Huffpost Business
THE BLOG

Featuring fresh takes and real-time analysis from HuffPost's signature lineup of contributors

Patrice C. Washington Headshot

4 Reasons You're Being Overlooked for the Job You Want

Posted: Updated:

Have you been busting your butt doing good work, but still don't understand why you're getting passed over for promotions you're clearly qualified for?

Well, here are four reasons you might be getting overlooked and what you can begin doing immediately to get noticed.

1. You're not really clear about your true value.
This is not about what you "feel" like you contribute to the team. You need to identify your contributions and be able to quantify them at a moment's notice. Know current statistics on your work. Measure your successes by cost savings, increased productivity and overall contribution to the company. Did you save your department $34,000 this quarter? Are you already at 96 percent of your annual goal? No team wants to lose their most valuable player, and similarly no company wants to lose their most talented employee. Be crystal clear about what qualities you bring to the table first with yourself and then with the powers that be.

2. You haven't told anyone you're interested in a promotion.
You have to actually share your desire to move up with your boss. Learn how to articulate your wishes efficiently. Unless your supervisor or manager is a mind reader, don't assume they know you're interested in another position. They might believe you're 100 percent comfortable doing what you've been doing all this time. Ask for a face-to-face meeting rather than attempting to present your case in a letter or via e-mail. That type of one-way communication doesn't allow you to develop a mutual understanding of the situation and what to do about it. Ask about what opportunities for advancement may be coming up and what steps you would need to take to work towards that. Try to enroll your boss in your vision and use the meeting to toot your own horn a little and share the running list of professional accomplishment you compiled while getting clear about your value.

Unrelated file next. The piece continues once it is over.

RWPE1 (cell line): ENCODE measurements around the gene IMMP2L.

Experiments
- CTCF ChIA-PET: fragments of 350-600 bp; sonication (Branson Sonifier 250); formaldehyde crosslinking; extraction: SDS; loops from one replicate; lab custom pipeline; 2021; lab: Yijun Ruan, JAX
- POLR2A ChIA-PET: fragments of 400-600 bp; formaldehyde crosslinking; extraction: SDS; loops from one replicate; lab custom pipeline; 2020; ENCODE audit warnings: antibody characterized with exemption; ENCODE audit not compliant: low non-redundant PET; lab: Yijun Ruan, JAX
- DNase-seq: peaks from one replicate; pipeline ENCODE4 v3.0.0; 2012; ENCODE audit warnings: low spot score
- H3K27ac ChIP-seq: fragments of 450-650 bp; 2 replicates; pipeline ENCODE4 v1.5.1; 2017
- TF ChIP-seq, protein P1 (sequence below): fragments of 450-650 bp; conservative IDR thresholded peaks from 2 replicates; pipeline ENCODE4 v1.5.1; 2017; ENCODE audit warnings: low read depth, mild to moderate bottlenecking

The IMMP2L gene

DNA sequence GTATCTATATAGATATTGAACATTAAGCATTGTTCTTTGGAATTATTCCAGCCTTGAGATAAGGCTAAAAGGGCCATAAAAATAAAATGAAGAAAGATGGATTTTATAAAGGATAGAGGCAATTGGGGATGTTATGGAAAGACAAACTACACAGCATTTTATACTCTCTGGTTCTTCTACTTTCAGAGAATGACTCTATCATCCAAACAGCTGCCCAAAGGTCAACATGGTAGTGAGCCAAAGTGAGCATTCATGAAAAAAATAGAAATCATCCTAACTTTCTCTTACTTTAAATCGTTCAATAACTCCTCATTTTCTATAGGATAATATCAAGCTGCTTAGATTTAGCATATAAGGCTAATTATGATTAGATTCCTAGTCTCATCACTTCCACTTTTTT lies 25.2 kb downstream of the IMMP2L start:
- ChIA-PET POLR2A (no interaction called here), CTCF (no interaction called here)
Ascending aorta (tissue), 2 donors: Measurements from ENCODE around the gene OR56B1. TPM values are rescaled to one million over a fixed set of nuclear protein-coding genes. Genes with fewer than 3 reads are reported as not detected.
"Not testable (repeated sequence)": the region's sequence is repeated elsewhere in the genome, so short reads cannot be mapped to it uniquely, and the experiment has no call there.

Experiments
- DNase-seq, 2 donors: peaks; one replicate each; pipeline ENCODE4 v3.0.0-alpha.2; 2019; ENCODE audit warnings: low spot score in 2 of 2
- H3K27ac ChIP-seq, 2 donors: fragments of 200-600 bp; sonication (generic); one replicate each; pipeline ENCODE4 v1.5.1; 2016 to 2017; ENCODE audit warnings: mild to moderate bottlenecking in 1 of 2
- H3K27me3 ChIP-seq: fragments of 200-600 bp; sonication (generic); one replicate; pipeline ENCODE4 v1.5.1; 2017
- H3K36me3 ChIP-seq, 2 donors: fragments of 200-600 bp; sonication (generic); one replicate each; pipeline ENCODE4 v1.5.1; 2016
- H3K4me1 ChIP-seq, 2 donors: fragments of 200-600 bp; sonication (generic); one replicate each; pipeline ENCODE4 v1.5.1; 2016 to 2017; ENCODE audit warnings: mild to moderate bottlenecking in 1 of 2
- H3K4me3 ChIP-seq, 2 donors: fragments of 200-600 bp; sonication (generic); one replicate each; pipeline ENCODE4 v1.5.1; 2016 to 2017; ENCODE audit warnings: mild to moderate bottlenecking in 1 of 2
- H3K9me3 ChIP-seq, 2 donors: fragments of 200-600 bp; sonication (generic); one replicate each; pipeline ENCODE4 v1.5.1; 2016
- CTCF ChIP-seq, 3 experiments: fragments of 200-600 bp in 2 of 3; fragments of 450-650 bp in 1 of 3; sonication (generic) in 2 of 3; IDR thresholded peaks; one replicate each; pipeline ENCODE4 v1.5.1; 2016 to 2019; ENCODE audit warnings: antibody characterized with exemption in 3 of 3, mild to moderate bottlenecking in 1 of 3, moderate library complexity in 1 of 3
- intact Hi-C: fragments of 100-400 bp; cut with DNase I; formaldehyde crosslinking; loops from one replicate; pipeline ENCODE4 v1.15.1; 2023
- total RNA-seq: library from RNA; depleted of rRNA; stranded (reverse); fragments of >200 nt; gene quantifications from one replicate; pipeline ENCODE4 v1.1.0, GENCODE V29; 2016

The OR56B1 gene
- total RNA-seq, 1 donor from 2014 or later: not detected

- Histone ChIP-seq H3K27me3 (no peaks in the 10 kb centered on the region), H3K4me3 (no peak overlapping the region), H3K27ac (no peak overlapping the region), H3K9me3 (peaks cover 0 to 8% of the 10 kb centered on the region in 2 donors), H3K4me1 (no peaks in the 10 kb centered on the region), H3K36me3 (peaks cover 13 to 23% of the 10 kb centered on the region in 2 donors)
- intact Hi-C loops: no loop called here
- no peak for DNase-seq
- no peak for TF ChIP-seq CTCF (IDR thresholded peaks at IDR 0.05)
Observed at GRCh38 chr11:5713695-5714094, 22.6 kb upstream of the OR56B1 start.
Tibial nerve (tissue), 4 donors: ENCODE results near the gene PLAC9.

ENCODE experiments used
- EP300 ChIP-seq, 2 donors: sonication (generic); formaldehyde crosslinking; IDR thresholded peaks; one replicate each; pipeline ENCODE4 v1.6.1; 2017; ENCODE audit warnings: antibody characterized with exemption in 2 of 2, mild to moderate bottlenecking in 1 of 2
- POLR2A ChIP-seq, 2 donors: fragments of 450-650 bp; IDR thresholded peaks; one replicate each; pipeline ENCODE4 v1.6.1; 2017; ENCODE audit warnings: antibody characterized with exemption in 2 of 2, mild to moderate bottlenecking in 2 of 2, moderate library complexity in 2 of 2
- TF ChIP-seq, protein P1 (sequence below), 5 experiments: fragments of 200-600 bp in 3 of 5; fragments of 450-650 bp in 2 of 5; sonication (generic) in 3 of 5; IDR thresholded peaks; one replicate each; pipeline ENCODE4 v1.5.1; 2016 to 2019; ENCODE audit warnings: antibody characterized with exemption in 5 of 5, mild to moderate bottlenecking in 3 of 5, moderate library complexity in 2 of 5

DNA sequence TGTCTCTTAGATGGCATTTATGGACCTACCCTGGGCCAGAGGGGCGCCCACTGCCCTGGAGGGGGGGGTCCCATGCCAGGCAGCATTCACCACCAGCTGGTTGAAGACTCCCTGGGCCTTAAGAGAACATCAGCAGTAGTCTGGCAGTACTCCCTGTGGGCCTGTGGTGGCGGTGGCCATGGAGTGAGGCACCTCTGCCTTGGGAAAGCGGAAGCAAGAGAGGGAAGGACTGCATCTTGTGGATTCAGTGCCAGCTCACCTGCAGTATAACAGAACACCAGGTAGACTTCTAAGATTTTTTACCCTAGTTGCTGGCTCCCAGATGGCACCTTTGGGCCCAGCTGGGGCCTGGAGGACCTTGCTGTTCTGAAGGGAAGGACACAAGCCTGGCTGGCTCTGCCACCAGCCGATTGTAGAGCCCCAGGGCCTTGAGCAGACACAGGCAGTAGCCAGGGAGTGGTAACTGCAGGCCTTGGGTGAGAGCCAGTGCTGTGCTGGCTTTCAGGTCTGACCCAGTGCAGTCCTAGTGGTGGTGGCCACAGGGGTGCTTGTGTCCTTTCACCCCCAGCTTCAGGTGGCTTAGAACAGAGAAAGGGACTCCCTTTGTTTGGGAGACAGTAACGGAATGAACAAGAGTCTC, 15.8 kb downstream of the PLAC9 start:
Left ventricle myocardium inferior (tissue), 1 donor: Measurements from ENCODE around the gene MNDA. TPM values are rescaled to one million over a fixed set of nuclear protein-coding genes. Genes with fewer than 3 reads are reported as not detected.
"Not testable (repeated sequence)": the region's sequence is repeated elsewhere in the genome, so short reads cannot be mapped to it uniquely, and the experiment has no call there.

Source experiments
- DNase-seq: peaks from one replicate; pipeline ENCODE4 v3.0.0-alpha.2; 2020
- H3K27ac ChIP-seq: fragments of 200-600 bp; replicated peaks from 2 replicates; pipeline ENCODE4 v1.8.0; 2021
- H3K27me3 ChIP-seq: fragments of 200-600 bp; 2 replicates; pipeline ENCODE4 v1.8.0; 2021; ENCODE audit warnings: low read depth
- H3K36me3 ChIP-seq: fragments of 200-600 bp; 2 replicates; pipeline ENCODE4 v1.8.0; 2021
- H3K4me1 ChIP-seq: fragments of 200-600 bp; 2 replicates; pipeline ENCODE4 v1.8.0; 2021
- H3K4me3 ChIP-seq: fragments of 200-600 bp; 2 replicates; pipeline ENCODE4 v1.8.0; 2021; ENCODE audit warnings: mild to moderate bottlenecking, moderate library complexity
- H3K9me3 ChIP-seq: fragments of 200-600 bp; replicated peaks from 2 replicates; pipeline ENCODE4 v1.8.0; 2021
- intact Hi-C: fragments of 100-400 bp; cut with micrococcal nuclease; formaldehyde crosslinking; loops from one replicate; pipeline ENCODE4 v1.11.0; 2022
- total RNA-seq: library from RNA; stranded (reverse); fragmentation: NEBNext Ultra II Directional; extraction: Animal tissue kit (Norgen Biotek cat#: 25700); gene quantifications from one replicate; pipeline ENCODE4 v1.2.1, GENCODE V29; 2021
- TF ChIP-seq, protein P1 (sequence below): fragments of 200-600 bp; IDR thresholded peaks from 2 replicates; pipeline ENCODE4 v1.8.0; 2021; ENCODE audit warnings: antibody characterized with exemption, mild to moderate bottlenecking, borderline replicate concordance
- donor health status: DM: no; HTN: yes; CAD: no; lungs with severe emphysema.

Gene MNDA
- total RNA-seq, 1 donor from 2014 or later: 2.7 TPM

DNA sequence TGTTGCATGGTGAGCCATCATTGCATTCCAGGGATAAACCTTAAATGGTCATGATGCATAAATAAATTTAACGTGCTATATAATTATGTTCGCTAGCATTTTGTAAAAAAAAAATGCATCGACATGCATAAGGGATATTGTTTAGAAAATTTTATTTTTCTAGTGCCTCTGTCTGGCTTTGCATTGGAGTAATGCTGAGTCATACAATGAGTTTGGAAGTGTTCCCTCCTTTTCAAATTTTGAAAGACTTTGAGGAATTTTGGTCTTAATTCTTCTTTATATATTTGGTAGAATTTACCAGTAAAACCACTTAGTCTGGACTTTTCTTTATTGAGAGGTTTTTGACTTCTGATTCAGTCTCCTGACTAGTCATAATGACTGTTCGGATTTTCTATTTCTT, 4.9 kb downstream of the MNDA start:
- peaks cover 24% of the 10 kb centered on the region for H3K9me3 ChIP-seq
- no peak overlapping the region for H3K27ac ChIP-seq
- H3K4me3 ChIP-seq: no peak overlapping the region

3. You don't appear as ambitious as you feel.
You have to begin to look the part. A mentor shared with me years ago that you dress for the job you want, NOT for the job you have. Now, this doesn't mean to spend the little money you may have on clothes you simply cannot afford, but it does mean you should do the best you can with what you have. Try not wearing jeans and sneaks just because your office is laid back. Do you want to blend in with your co-workers or wear a sleek pair of slacks and pumps so you stand out a little?

4. You're probably way too quiet.
You definitely need to begin to network on the job. Remember, moving ahead is not about who you know, but who knows you! Don't reserve all of your networking skills for those awkward "business" networking mixers at nightclubs. Get to know different folks in and outside of your department. Make a friend in the HR department. Aren't they usually the first to learn of internal job postings? If another department peaks your interest, start showing an interest in what's going on and how things work. Let the manager there know you'd be interested in learning more and would even be willing to come in after hours or on an off day to help out. As long as it doesn't affect your performance, your manager shouldn't be upset, and you've let everyone know that you are definitely the one to watch for the next big opening!

Use these tips to prevent another opportunity from passing you by! Most people will sit around complaining and waiting to be noticed. Be willing to go beyond what the average person is willing to do and expect the best! Get clear, get vocal, get connected and get noticed for the job you want!